If Republicans got their way, women like Daniela would be stuck in a perpetual cycle of near-poverty, with limited options to get a better education and climb out of the economic rut that bad chance — or perhaps parents going through the same cycle — has put them in.
Daniela is not a real person, but the hypothetical low-income Cincinnati woman of the future exemplifies where Republican policies are taking Ohio and the rest of the nation.
Daniela is born today to a low-income family in Cincinnati. With her birth, her family can expect some welfare and health care benefits, including Medicaid, because of previously established state eligibility rules.
But the chances of publicly funded preschool are pretty grim. Because of across-the-board spending cuts at the federal level that Republicans kept in place despite calls for repeal from Democrats, the Cincinnati-Hamilton County Community Action Agency plans to carry out $1 million in cuts by dropping hundreds of kids from the Head Start program. For families like Daniela’s, that makes preschool and other early education programs even less affordable and more inaccessible.
Once Daniela is old enough for kindergarten, she can expect a lower quality education across the board as Cincinnati Public Schools deals with $15 million less state funding than it received in 2009. That’s because the funding increases in the current 2014-2015 budget aren’t enough to make up for cuts in the 2012-2013 state budget.
When she comes of age, Daniela is going to have an even more difficult time if she becomes sexually active. Not only did Republicans deprioritize funding for abortion clinics in the latest state budget, the budget’s changes are also defunding clinics that only provide access to contraceptive care — birth control pills, condoms and pregnancy screenings — but no abortion services.
So if Daniela becomes sexually active, she’ll likely have to pay for her own birth control and screenings if her parents are still among the 1.6 million Ohioans who were reportedly uninsured in 2010.
If she gets pregnant, it’s going to be a lot more difficult for her to choose to terminate the pregnancy before she places another child in her own dire economic situation.
Despite the circumstances, Daniela graduates high school and grows up. She works, but her annual pay isn’t low enough to qualify for Medicaid — if only Ohio Republicans had expanded Medicaid to cover single earners making $15,856 or less — or high enough to buy a health plan through the insurance exchanges set up by the federal Affordable Care Act (“Obamacare”).
Still, Daniela wouldn’t be able to expect much in the way of tax relief from the current state budget plan. An analysis from left-leaning think tank Policy Matters Ohio shows her taxes going up by $12 once a higher sales tax outweighs her slightly lower income taxes. Instead, the tax cuts are going mostly to Ohio’s wealthiest — a disproportional benefit Gov. John Kasich defended by using the classic “job creators” line.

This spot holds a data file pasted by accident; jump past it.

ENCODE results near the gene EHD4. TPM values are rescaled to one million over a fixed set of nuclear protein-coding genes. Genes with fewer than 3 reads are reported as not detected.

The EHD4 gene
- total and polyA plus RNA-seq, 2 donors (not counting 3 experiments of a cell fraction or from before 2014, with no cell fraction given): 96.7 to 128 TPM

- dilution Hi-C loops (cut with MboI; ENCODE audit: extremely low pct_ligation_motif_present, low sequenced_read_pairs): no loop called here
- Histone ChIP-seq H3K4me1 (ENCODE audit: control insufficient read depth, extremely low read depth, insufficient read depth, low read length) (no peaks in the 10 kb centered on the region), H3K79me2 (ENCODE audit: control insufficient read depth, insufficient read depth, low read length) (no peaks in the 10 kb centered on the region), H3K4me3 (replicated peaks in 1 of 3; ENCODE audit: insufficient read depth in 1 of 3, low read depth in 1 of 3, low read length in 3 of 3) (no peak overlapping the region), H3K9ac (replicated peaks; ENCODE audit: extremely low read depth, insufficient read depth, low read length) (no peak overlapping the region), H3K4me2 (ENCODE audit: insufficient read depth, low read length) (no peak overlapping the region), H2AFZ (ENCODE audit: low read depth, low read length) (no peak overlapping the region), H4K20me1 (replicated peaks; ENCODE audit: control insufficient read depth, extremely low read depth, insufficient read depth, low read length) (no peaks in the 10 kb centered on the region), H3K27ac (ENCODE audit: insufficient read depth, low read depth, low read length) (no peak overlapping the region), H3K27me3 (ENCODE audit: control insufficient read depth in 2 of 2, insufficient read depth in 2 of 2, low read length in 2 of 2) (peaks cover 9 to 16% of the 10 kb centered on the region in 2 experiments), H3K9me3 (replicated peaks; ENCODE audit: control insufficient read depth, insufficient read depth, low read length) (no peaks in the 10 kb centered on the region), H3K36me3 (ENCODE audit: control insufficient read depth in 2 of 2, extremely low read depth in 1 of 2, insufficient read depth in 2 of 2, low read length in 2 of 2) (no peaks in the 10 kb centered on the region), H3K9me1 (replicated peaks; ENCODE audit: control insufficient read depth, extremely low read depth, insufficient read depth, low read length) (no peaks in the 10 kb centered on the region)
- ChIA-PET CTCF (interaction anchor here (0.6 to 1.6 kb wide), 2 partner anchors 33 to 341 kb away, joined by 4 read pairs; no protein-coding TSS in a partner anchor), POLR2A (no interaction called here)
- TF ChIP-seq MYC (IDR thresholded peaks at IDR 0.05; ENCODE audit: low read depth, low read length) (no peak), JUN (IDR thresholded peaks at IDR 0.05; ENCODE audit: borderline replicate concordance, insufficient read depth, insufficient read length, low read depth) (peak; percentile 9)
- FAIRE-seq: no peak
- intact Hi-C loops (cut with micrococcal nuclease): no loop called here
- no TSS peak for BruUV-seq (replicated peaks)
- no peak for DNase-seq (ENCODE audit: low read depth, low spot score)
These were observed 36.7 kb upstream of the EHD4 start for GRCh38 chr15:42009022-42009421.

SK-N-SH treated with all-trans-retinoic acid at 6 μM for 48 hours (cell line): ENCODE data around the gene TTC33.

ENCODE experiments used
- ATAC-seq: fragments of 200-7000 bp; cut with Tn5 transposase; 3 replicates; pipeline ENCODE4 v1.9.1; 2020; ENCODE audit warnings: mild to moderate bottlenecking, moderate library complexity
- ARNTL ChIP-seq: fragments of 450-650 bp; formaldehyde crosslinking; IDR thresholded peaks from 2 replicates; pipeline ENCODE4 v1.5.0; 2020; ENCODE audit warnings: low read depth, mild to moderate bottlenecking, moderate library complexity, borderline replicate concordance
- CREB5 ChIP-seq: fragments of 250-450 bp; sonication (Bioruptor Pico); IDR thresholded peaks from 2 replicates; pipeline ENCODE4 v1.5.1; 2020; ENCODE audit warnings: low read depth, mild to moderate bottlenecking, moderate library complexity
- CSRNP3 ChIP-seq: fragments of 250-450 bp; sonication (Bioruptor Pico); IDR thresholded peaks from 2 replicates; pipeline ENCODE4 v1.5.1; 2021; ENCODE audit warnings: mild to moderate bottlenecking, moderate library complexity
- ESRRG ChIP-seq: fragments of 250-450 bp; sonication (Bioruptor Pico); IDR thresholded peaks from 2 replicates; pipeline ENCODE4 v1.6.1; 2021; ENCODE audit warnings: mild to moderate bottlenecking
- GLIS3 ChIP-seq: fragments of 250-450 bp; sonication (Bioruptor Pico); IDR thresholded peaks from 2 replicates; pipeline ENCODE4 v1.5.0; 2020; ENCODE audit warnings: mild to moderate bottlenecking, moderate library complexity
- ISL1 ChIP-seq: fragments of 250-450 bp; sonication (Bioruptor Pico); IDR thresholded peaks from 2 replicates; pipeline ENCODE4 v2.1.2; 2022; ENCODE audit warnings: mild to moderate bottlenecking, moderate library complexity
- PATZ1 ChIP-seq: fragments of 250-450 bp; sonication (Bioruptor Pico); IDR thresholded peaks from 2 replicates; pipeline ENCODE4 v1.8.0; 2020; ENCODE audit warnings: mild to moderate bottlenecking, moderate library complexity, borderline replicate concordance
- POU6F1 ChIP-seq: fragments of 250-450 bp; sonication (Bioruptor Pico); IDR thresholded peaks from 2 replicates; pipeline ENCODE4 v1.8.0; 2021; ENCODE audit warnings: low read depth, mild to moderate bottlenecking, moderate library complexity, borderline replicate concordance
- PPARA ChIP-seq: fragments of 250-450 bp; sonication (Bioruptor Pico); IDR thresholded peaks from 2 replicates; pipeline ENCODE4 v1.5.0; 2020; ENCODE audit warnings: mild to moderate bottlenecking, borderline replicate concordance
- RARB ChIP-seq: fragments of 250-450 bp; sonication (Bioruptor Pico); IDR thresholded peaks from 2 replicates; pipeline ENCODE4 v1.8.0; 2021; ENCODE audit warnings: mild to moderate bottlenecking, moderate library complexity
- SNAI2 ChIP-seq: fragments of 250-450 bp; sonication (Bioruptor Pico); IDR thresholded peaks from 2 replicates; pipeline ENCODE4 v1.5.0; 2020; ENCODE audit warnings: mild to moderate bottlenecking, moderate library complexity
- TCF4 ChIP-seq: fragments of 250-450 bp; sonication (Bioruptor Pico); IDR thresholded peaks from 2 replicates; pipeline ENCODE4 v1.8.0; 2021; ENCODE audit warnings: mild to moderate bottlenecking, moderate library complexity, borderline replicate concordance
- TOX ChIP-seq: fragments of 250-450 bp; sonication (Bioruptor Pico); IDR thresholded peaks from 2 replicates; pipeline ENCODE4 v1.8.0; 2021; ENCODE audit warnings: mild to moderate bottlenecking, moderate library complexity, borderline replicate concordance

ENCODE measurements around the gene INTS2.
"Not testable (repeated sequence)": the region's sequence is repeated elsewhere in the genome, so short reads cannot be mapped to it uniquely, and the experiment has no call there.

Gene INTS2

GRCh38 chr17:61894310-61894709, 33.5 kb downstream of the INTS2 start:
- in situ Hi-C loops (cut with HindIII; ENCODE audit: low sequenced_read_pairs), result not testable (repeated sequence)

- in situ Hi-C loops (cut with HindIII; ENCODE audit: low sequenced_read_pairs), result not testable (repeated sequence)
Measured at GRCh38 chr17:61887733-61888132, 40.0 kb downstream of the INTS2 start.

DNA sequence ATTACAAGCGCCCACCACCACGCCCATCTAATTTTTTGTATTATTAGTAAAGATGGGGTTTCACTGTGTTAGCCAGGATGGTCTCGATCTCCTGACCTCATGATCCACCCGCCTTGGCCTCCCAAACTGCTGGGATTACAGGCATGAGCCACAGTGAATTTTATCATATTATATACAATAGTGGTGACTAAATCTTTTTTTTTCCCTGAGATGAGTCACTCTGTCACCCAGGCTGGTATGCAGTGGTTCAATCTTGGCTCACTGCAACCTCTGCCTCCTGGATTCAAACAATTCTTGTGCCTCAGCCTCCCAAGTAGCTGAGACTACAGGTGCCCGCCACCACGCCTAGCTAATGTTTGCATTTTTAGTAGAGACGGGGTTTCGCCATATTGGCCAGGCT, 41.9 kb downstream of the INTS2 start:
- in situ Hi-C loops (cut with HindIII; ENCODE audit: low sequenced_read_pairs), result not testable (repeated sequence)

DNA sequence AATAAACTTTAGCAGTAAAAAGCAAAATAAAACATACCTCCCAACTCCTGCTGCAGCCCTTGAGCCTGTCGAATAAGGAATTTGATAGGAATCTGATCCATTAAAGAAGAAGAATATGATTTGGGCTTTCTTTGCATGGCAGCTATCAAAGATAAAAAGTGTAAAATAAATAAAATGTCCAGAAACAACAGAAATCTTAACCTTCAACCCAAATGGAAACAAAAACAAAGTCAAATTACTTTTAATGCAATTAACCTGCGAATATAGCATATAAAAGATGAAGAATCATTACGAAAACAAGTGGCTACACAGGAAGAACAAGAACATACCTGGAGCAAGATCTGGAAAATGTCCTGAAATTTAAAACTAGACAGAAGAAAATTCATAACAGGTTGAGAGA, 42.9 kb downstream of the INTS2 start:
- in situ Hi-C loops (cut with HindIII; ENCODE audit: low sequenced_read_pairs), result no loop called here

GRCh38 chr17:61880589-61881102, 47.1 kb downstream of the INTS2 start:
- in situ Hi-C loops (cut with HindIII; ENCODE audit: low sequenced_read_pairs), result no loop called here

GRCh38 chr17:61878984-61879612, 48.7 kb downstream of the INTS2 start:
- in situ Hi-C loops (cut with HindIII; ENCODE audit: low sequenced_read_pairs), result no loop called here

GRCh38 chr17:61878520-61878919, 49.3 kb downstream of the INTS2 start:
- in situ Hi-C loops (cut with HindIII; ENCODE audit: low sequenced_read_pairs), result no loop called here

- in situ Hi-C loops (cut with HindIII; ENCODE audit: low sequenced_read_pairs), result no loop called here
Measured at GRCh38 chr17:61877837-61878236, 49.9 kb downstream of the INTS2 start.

Daniela probably appreciates that her boss is making more money, but she likely also realizes that the couple hundred bucks from the budget’s small business tax cut aren’t enough for her boss to hire a full-time or even part-time employee.
Given all of the problems, Daniela might feel compelled to vote against the politicians who helped bring her to this point, but even that would be more difficult in the Republicans’ ideal world. Since Daniela works hard and lives paycheck to paycheck, she doesn’t have much in the way of free time during the weekdays. When election time comes around, it’s very difficult or even impossible for her to make the trip to a polling booth.
It would be much easier for Daniela to vote during the weekend — something many Ohio counties plentifully allowed in the past — but Republicans in the state legislature and Jon Husted, Ohio’s Republican secretary of state, have tried their best to do away with that.
But if Daniela does make it to the voting booth, she might not be in the clear. State Republicans still want to enforce strict voter ID standards — a measure that would hurt young minorities like Daniela the most, according to a study from professors at the University of Chicago and Washington University in St. Louis.
In effect, Republican policies will make it more difficult for Daniela to climb out of her dire economic situation. If she gets pregnant, chances are her baby will be stuck in the same economic malaise. And if she wants to vote for policy changes to improve her situation, Republicans are aiming to make even her most basic right more difficult to execute.
Again, Daniela is not a real person. But do Ohioans want to live in a state where she’s such a real possibility?
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